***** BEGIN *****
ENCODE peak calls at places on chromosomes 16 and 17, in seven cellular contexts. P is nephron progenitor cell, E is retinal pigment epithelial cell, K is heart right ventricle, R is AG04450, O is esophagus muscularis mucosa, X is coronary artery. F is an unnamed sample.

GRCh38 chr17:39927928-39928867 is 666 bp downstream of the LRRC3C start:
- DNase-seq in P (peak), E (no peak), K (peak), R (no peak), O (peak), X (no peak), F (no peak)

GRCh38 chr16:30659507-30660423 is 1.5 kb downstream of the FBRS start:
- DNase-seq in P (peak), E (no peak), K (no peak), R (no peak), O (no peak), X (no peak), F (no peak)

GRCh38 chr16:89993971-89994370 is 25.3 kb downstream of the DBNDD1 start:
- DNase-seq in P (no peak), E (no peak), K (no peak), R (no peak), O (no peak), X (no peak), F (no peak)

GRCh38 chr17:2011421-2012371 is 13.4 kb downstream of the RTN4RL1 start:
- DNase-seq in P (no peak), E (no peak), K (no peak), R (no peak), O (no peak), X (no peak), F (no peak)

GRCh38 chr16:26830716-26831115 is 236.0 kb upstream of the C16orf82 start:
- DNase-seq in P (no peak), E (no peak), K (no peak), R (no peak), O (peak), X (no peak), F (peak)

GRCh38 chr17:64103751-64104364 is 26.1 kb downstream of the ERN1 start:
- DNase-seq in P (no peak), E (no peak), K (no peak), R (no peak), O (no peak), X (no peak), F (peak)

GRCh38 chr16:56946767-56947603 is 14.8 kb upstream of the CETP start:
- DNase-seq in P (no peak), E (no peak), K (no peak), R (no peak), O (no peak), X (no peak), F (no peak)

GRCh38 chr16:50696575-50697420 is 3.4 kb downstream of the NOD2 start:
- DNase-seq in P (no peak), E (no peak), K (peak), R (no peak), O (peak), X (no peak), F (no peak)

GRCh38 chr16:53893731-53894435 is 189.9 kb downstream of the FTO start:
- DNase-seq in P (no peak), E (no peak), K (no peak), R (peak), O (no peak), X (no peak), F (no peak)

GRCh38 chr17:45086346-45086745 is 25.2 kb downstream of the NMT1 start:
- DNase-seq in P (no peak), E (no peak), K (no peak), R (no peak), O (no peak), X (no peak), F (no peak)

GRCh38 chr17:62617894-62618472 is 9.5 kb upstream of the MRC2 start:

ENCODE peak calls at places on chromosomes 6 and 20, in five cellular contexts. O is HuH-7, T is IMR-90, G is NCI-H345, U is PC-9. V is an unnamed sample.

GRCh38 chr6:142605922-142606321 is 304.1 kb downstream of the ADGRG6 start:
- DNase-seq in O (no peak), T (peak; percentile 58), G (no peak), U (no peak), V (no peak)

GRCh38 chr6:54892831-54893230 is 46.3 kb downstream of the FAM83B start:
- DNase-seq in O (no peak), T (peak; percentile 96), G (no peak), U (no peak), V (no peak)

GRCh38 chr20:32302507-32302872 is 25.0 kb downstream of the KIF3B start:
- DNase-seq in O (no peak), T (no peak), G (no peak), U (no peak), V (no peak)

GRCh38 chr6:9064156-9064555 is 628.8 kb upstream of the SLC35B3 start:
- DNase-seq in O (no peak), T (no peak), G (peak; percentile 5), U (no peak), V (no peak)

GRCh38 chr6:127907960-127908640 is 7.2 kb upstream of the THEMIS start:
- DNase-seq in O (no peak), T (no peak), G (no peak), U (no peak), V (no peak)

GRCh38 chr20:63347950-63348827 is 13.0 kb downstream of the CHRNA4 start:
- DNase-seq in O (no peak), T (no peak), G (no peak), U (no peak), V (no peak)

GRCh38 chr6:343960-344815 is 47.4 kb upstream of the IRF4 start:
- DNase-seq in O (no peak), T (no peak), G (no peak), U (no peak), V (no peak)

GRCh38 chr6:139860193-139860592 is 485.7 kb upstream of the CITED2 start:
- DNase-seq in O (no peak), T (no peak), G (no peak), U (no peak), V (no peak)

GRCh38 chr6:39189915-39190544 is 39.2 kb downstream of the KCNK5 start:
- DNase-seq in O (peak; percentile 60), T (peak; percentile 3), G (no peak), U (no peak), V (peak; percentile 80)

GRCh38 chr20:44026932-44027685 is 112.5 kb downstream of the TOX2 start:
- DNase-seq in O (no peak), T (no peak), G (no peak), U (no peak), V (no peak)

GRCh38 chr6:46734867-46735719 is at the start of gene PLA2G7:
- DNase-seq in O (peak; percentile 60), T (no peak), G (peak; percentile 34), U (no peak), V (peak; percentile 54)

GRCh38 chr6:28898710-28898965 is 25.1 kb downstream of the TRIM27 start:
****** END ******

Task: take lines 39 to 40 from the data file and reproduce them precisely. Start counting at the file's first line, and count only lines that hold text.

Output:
- DNase-seq in O (no peak), T (no peak), G (no peak), U (no peak), V (no peak)

GRCh38 chr6:39189915-39190544 is 39.2 kb downstream of the KCNK5 start: